The term firmware refers to the operating system run by the embedded device. In most cases, this is a form (called a "distribution") of embedded Linux. Some distributions are based on the original Linksys embedded Linux code; others, such as OpenWrt, have developed their own embedded Linux distributions.
OpenWrt is my top pick for firmware on just about any embedded device platform. It has fantastic community support (IRC channel, forum, and wiki); supports a variety of embedded devices; and has a great toolchain for developers, dubbed "buildroot-ng." If you’re serious about hacking embedded devices, you should become familiar with OpenWrt. It provides the greatest balance between customizability and usability.
Want to forgo any embedded device development and firmware customization? DD-WRT is for you. It has a very slick web interface, in case you’re allergic to the command line. Under the covers, DD-WRT is actually a customized version of OpenWrt! One of the features that I like best about DD-WRT is that it supports devices with 2MB of flash, which isn’t a feature of OpenWrt. These devices include WRT54G versions 5.x and 6.x, which can be found on sale for as little as $49—a good, cheap way to get into embedded device hacking, and no command line!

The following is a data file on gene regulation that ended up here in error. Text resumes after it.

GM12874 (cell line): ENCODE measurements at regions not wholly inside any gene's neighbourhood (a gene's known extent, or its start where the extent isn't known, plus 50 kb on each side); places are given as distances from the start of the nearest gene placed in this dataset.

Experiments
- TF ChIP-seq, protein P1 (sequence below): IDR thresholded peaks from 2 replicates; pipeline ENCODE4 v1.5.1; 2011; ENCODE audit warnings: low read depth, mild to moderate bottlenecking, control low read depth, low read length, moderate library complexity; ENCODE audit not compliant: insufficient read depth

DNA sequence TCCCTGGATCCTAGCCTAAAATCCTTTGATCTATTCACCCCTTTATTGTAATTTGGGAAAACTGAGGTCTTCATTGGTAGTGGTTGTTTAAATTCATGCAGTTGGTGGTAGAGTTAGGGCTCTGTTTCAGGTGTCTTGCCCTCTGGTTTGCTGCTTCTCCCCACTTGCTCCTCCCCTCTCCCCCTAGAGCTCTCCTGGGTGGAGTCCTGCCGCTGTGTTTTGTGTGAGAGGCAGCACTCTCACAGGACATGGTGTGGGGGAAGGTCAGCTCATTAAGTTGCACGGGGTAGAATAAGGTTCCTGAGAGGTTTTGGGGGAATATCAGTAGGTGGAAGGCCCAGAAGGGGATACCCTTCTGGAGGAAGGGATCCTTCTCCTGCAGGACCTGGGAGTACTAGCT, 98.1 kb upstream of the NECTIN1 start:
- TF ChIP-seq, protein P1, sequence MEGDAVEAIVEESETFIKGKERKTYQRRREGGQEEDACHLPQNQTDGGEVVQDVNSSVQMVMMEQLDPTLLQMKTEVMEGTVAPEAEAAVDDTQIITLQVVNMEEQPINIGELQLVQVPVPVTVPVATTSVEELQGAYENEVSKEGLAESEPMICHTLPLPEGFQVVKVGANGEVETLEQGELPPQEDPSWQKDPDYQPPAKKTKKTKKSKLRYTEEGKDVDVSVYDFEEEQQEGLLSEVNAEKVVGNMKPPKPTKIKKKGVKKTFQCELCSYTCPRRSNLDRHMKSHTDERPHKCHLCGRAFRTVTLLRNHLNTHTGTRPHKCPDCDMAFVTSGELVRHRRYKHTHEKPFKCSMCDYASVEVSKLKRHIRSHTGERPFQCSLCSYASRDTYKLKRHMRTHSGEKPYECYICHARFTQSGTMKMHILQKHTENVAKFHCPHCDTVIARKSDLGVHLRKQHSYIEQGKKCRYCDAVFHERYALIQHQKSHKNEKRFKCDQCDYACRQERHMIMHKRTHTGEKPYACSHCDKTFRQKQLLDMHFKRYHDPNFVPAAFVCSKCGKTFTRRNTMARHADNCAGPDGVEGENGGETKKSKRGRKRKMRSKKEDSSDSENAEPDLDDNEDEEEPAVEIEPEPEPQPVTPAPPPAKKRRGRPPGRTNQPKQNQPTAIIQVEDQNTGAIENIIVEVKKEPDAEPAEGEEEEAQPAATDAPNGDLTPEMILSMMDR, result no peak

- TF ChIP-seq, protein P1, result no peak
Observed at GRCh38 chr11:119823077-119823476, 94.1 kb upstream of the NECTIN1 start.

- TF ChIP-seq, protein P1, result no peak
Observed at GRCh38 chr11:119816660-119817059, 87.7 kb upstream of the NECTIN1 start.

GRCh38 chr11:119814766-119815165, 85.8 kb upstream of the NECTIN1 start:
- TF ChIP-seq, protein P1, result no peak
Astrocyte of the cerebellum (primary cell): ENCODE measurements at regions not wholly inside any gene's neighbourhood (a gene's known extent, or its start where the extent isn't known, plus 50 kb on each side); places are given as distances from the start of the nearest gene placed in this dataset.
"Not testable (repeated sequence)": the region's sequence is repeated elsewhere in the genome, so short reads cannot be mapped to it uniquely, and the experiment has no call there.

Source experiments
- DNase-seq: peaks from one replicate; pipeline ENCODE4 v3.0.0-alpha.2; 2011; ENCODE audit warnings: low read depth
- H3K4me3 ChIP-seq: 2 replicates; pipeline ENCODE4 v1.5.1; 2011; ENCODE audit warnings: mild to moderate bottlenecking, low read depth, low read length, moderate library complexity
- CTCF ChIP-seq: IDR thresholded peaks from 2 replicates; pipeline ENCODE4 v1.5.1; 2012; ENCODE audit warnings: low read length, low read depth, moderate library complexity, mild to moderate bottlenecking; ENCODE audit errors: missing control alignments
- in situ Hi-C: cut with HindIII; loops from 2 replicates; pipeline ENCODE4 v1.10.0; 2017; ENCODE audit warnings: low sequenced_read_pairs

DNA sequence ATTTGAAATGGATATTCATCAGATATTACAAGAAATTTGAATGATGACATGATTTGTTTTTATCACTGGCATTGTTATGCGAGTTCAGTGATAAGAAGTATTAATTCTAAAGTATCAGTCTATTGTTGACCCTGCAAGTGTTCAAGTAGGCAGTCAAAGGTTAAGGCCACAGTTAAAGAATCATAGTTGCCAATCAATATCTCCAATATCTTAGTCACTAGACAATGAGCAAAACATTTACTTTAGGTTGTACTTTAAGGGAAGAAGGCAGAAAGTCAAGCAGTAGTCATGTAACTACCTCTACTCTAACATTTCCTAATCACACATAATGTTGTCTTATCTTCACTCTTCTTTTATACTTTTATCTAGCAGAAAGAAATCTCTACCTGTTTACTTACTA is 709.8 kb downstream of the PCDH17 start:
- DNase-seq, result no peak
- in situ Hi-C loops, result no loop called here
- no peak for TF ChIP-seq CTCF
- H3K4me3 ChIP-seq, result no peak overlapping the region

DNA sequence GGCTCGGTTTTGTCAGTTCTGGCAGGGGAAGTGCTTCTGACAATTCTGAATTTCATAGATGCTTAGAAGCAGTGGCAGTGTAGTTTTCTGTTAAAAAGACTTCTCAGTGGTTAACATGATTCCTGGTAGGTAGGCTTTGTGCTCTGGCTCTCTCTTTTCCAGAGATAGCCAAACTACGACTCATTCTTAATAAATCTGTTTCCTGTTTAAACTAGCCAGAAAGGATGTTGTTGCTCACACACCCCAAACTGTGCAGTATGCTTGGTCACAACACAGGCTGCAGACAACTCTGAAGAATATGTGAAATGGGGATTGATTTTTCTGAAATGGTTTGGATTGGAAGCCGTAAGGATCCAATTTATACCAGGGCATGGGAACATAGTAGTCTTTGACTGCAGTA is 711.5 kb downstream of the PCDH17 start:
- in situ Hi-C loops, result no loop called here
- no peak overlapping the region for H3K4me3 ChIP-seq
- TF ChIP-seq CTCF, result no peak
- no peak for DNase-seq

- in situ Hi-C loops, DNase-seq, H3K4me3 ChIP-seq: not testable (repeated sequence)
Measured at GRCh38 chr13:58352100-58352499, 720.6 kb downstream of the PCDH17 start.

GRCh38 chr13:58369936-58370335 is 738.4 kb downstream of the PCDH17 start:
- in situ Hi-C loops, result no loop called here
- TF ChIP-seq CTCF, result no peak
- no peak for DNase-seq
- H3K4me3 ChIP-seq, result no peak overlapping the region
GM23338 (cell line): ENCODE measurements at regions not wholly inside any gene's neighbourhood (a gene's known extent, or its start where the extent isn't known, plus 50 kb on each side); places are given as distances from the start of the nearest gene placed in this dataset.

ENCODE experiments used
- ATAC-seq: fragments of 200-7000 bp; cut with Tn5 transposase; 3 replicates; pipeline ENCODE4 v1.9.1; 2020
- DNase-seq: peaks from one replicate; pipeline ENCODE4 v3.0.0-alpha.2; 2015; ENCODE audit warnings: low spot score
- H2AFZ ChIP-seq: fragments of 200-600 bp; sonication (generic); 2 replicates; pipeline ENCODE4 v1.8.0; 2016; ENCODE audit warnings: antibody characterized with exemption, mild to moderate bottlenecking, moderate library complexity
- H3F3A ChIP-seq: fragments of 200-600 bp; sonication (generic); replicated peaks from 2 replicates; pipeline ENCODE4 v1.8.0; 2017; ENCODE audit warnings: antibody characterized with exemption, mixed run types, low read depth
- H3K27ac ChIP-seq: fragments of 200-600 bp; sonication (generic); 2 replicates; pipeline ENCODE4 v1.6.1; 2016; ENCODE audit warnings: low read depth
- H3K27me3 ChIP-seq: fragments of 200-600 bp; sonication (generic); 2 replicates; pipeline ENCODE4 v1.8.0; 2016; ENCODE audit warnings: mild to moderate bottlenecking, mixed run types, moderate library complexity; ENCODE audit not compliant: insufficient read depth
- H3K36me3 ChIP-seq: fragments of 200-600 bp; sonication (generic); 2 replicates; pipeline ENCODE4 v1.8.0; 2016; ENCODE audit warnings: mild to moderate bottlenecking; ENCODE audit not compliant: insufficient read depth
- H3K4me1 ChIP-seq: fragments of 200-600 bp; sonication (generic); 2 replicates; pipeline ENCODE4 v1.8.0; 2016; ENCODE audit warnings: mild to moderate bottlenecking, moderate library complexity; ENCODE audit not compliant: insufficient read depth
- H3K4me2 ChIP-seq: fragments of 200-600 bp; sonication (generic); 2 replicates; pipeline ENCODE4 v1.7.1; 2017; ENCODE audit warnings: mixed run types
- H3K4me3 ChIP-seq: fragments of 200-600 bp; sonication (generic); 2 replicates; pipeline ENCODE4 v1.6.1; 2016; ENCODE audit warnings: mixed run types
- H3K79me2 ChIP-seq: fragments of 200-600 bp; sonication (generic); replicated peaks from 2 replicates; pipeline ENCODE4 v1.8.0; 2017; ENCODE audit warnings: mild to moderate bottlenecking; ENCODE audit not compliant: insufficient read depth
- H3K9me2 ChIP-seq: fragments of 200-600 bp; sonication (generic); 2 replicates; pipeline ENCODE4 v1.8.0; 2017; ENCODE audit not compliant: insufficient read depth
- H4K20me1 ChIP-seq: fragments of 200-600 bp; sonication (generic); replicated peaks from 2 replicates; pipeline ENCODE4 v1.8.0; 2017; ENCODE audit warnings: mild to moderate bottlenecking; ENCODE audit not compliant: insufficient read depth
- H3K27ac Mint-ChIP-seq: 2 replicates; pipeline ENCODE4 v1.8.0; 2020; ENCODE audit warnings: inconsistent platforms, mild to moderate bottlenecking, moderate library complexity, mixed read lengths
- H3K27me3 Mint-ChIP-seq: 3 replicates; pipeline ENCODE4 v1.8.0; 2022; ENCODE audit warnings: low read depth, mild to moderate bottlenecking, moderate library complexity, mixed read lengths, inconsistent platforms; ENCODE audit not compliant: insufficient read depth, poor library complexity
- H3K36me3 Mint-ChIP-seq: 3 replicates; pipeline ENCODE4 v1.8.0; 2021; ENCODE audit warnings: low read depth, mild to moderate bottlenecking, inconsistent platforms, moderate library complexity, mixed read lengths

Linksys based the original firmware for the WRT54G, starting with version 1.0, on Linux! In fact, there was some controversy when a hacker reverse-engineered the Linksys firmware and found that Linksys was using GPL software, but had never released the source code. After much debate, Linksys (by then a division of Cisco Systems) released the source code to the firmware for the WRT54G series hardware. This occurrence opened the floodgates, and many firmware distributions began popping up. They offered features that the stock Linksys firmware didn’t offer, such as the ability to adjust the radio transmit power, command-line access via SSH, and many other enhancements. Tomato is a more recent firmware release that’s based on the original Linksys firmware, touting itself as a "small, lean, and simple replacement firmware" that supports the WRT54G series and some Buffalo routers. Other features include a new, easy-to-use GUI, which conflicts with the "small and lean" mentality. From the end-user perspective, it’s important to be aware of the Linksys-based firmware, and identify it as a "drop-in" replacement that simply unlocks some additional features. Plenty of other choices allow you to install more precompiled software on the device, and ease the pain of firmware upgrades.